City of New York Bar Issues Formal Opinion That Jointly Represented Clients May Not Waive the Right to Approve Aggregate Settlements
Lawyers for the Profession® Alert
City of New York Bar Ass’n Comm. on Prof’l and Judicial Ethics, Formal Op. 2009-6 (2009)
Joining the majority of jurisdictions, the Association of the Bar of the City of New York has concluded that jointly represented clients may not waive the right to approve an aggregate settlement.
The Association of the Bar of the City of New York, Committee on Professional and Judicial Ethics, opined that an individual client’s right to approve the terms of an aggregate settlement is not waivable, pursuant to Rule 1.8(g). This Formal Opinion is in line with most jurisdictions that have considered the matter, although it also recognizes that in May 2009, the American Law Institute approved the final draft of Principles of the Law of Aggregate Litigation, which in § 3.17(b) would allow settling co-plaintiffs to be bound by a substantial majority vote, subject to certain conditions, including informed consent.
The Committee explained why two potential exceptions to the rule prohibiting waiver were not advisable. Specifically, both delegation of settlement authority to the attorney and an agreement to be bound by a majority vote of the clients would impermissibly infringe on the jointly represented client’s individual rights to approve an aggregate settlement that would perforce settle the individual’s claim along with the other clients’ claims.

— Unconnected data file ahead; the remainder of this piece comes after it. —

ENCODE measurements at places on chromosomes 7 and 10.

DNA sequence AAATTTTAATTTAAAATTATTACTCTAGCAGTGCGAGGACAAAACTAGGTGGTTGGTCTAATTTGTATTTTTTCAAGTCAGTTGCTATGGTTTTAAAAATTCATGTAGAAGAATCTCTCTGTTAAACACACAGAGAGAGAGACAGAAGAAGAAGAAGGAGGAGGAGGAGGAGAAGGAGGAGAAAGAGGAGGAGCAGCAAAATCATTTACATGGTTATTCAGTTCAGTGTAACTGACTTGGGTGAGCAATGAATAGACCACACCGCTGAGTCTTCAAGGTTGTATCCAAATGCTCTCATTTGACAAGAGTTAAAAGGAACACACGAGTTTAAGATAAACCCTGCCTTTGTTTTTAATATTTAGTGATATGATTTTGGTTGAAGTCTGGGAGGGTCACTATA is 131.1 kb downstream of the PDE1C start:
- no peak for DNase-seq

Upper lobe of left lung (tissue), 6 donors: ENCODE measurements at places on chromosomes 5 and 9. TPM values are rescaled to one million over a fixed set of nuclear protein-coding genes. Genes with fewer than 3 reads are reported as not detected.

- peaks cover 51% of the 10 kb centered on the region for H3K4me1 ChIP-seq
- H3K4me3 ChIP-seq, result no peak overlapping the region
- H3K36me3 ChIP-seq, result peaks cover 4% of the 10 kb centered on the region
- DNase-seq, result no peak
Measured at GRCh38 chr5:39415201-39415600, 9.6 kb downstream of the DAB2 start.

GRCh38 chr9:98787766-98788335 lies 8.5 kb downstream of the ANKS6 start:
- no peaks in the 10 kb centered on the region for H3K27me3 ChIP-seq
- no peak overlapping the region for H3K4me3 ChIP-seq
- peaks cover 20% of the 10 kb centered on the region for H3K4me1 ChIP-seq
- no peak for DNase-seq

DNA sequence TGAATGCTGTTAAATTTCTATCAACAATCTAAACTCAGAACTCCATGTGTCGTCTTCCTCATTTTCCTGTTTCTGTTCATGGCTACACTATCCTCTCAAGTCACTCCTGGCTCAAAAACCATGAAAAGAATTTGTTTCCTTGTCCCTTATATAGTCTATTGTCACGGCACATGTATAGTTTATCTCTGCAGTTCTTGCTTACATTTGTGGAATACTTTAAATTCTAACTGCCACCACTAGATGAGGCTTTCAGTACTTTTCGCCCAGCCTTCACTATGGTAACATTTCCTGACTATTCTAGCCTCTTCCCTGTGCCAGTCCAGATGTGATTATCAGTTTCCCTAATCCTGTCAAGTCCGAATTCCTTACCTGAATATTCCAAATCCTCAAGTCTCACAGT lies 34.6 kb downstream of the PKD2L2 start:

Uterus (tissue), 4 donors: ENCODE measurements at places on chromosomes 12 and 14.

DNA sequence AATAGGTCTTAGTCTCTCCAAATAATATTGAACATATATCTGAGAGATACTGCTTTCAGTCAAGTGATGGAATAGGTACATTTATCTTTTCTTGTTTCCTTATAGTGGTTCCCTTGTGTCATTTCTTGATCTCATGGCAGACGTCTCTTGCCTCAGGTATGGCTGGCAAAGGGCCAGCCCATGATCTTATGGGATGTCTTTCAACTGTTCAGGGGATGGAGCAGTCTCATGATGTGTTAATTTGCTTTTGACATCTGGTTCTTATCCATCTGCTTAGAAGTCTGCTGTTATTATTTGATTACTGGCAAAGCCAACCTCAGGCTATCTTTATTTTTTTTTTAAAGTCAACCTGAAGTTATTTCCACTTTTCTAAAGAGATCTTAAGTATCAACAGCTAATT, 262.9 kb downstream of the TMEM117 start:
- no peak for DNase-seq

The Committee explained that both exceptions fail to meet the informed consent requirement of Rule 1.8(g) (the aggregate settlement rule). Stating that informed consent to an advance waiver is virtually a contradiction in terms in this context, the Committee further noted that the text of Rule 1.8(g) is unequivocal and does not provide for waiver of the informed consent requirement. To bind jointly represented clients, an aggregate settlement agreement requires the expressed and informed written consent of each client. Finally, the Committee conceded that while advance waivers could simplify the settlement process, the lawyer’s convenience is outweighed by the importance of the clients’ protection against unfair settlements.
Significance of Opinion
This opinion conforms with the majority of courts and Bar ethics committees by drawing a bright line rule regarding the informed consent requirement of Rule 1.8(g), prohibiting advance waivers for aggregate settlements.
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